Concurrent Urologic Surgeries Increase the Risk of Infection: A National Database Study
Valary T. Raup, MD1; Ramy Abou Ghayda, MD1; Abraham Chiang, MD1; Julie Szymaniak, MD1; Steven L. Chang, MD1; Benjamin I. Chung, MD2; Martin Kathrins, MD1
1Brigham and Women's Hospital, Harvard Medical School, Boston, MA; 2Stanford Medicine, Palo Alto, CA
BACKGROUND: Surgical infections are a vexing problem that put significant strain on our healthcare system. There have been multiple studies looking at infection rates after various solo urologic surgeries. We sought to examine the rates of postoperative infection when endoscopic surgery is performed concurrently with another type of urologic surgery using a large national database.
METHODS: The Premier Hospital Database (2003-2015) was queried using International Classification of Diseases (ICD-9) procedural codes (CPT) codes for urologic procedures split into 7 categories: endoscopic, urethral, scrotal, testes, penile, implants, spermatic cord/vas. Endoscopic procedures were run against the other 6 categories of urologic surgery. Infection rates were evaluated divided into subcategories of soft tissue infection (STI), sepsis, clostridium difficile (C. diff), urinary tract infection (UTI), pneumonia, and other infections. We assessed for a relationship between the type of concurrent procedure and infection, adjusting for patient and hospital characteristics.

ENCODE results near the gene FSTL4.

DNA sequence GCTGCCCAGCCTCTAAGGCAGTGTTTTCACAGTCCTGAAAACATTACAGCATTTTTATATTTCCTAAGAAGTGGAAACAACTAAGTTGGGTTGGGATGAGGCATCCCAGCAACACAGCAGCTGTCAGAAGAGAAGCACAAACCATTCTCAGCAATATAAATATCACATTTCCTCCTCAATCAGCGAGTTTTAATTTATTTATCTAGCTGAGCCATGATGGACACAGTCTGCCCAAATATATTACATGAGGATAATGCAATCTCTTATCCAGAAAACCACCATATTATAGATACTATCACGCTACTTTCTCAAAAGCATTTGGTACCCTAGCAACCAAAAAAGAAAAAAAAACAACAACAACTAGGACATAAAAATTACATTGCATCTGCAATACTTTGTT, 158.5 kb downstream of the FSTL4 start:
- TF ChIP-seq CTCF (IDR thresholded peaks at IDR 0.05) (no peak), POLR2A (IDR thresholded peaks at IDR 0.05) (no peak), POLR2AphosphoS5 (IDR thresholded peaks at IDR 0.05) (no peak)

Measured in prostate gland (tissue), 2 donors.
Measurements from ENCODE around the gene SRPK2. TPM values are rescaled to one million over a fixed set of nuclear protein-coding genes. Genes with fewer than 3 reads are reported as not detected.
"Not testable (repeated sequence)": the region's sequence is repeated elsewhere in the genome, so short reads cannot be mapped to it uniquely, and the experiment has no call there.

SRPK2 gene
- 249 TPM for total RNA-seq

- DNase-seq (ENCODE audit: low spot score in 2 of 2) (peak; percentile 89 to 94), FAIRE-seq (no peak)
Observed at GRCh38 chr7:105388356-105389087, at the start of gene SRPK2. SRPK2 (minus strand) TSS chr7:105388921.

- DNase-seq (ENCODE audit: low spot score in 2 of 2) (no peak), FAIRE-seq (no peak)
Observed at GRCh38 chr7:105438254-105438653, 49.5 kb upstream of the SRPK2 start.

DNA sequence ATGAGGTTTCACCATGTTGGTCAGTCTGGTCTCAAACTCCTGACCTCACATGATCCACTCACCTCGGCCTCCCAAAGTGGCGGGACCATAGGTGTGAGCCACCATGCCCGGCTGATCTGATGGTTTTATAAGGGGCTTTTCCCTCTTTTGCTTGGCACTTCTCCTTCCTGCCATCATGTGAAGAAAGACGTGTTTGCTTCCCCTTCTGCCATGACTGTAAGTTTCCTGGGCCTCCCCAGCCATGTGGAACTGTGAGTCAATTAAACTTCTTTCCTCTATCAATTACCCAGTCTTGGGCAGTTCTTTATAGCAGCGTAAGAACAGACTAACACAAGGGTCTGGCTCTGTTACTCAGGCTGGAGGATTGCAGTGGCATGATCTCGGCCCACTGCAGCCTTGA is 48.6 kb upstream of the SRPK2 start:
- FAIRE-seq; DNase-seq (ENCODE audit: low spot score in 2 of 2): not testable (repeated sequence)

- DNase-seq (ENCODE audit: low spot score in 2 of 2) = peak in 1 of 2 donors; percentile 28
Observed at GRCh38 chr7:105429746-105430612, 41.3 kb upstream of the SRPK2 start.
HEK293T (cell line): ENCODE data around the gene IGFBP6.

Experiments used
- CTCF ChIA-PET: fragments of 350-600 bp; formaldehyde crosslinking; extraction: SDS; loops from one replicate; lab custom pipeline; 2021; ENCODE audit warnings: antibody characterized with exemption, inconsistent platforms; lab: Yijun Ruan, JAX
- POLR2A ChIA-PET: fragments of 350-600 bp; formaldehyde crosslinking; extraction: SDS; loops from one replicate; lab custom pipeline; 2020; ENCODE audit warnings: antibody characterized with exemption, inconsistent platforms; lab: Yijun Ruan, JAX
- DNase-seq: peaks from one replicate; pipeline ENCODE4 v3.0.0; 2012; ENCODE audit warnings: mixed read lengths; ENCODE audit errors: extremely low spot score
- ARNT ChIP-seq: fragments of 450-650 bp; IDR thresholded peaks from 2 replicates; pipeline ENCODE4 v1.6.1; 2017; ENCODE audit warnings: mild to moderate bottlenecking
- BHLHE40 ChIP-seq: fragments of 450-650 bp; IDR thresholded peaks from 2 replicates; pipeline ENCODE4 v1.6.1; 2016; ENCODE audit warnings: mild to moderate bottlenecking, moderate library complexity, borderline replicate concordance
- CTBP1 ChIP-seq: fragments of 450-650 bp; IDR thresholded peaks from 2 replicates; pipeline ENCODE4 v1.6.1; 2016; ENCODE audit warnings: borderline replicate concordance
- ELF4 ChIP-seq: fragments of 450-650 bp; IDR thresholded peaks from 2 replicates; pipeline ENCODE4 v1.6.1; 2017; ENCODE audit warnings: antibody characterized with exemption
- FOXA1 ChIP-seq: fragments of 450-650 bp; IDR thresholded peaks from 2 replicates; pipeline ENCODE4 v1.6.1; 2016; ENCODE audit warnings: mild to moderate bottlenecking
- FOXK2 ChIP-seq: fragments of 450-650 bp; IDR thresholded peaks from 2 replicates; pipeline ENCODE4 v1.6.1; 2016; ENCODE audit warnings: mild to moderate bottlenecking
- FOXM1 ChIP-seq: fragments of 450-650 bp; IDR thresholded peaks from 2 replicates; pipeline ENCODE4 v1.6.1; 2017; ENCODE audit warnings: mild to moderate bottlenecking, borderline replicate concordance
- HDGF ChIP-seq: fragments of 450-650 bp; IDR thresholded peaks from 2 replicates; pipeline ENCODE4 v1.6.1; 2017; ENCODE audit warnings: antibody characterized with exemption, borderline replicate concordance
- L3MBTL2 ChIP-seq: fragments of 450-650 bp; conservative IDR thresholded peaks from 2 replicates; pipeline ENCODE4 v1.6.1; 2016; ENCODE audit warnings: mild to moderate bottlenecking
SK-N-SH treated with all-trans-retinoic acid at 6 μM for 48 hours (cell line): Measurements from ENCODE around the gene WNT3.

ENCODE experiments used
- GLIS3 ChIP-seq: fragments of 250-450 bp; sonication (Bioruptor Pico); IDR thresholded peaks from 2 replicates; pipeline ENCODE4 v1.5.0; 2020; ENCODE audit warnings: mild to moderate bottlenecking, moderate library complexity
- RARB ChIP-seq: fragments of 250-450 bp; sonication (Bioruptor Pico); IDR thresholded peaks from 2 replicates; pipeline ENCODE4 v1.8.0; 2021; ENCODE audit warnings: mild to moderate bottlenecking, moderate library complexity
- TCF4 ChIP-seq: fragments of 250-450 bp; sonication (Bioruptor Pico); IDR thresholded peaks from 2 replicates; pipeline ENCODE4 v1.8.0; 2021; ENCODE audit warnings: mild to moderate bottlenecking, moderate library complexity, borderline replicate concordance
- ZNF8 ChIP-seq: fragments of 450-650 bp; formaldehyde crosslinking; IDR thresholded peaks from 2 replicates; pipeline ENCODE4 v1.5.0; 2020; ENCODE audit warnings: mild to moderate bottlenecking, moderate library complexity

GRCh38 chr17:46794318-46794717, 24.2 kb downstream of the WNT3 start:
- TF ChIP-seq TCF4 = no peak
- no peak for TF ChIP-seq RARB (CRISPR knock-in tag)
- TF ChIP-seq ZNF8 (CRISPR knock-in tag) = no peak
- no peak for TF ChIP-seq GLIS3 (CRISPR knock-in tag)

RESULTS: A total of 487,725 patients were identified to have undergone endoscopic procedures, 2.7% of which also underwent a concurrent urologic procedure (n=13,546). The most common concurrent procedure was urethral (86%), followed by penile procedures (8%), scrotal and implant procedures (2% each), and seminal vesicle/vas procedures (1%). Concurrent urologic surgery was associated with Caucasian race (75%, p<0.001), male gender (79%, p<0.001), marriage (62%, p<0.001), Charleston Comorbidity Index 0-1 (63.5%, p<0.001), Medicare payor (62%, p=0.046), non-teaching hospitals (68%, p<0.001), smaller hospitals (p<0.001), and being in the Midwest region (p<0.001). Accounting for patient/hospital factors, urethral and penile procedures were strongly associated with increased rates of overall infections and UTIs, while scrotal procedures were strongly associated with STI and implant procedures were strongly associated with other infections not specifically characterized (all p<0.0001) (Table 1).
CONCLUSIONS: Concurrent urologic surgery is uncommon but associated with increased infection rates. Further studies are needed to better delineate how we can tailor our clinical practices and antibiotic choice to better prevent these infections.
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